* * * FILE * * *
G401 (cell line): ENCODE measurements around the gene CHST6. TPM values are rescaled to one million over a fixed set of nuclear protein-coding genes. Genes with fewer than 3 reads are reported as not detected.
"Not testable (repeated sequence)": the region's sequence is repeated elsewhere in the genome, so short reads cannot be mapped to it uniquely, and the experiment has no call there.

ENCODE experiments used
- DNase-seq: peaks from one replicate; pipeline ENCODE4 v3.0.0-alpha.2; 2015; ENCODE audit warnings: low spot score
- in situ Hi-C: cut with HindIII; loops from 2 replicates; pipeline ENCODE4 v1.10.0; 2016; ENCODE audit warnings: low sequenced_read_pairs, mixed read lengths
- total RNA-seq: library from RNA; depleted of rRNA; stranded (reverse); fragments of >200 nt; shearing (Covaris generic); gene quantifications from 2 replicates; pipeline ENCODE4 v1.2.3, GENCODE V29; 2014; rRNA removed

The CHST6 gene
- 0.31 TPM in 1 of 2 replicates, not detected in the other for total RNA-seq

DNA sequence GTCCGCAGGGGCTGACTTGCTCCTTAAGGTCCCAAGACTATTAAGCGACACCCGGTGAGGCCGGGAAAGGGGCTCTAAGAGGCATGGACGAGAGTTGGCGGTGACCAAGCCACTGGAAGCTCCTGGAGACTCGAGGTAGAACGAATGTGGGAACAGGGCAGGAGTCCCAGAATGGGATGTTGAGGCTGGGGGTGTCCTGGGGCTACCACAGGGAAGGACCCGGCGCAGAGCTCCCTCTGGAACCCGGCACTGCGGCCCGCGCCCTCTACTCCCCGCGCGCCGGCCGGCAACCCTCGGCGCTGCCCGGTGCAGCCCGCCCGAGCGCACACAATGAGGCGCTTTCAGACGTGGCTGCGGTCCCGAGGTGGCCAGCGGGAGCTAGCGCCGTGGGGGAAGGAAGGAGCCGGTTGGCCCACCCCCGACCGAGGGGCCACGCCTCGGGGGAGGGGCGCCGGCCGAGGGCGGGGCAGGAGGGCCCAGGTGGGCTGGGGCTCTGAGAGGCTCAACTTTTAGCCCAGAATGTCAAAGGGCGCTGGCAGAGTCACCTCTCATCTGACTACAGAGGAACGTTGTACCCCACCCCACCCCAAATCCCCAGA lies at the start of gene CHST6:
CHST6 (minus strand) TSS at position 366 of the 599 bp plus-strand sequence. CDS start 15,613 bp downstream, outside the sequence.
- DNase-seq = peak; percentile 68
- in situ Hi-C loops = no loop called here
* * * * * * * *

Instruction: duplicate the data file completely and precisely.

G401 (cell line): ENCODE measurements around the gene CHST6. TPM values are rescaled to one million over a fixed set of nuclear protein-coding genes. Genes with fewer than 3 reads are reported as not detected.
"Not testable (repeated sequence)": the region's sequence is repeated elsewhere in the genome, so short reads cannot be mapped to it uniquely, and the experiment has no call there.

ENCODE experiments used
- DNase-seq: peaks from one replicate; pipeline ENCODE4 v3.0.0-alpha.2; 2015; ENCODE audit warnings: low spot score
- in situ Hi-C: cut with HindIII; loops from 2 replicates; pipeline ENCODE4 v1.10.0; 2016; ENCODE audit warnings: low sequenced_read_pairs, mixed read lengths
- total RNA-seq: library from RNA; depleted of rRNA; stranded (reverse); fragments of >200 nt; shearing (Covaris generic); gene quantifications from 2 replicates; pipeline ENCODE4 v1.2.3, GENCODE V29; 2014; rRNA removed

The CHST6 gene
- 0.31 TPM in 1 of 2 replicates, not detected in the other for total RNA-seq

DNA sequence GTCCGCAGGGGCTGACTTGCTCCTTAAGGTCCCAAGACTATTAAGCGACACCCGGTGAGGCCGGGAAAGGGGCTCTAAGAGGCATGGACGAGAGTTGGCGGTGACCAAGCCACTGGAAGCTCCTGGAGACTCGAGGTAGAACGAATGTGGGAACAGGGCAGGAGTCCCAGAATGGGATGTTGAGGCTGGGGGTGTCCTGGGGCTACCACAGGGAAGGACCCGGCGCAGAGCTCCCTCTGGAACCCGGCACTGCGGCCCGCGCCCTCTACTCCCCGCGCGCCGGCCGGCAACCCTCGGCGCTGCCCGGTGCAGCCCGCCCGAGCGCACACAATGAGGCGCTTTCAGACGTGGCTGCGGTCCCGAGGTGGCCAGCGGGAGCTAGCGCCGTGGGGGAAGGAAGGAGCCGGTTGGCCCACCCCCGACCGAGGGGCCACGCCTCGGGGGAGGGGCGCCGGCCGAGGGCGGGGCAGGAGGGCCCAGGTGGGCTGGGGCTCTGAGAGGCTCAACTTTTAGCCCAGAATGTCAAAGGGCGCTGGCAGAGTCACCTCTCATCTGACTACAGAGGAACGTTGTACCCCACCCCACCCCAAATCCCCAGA lies at the start of gene CHST6:
CHST6 (minus strand) TSS at position 366 of the 599 bp plus-strand sequence. CDS start 15,613 bp downstream, outside the sequence.
- DNase-seq = peak; percentile 68
- in situ Hi-C loops = no loop called here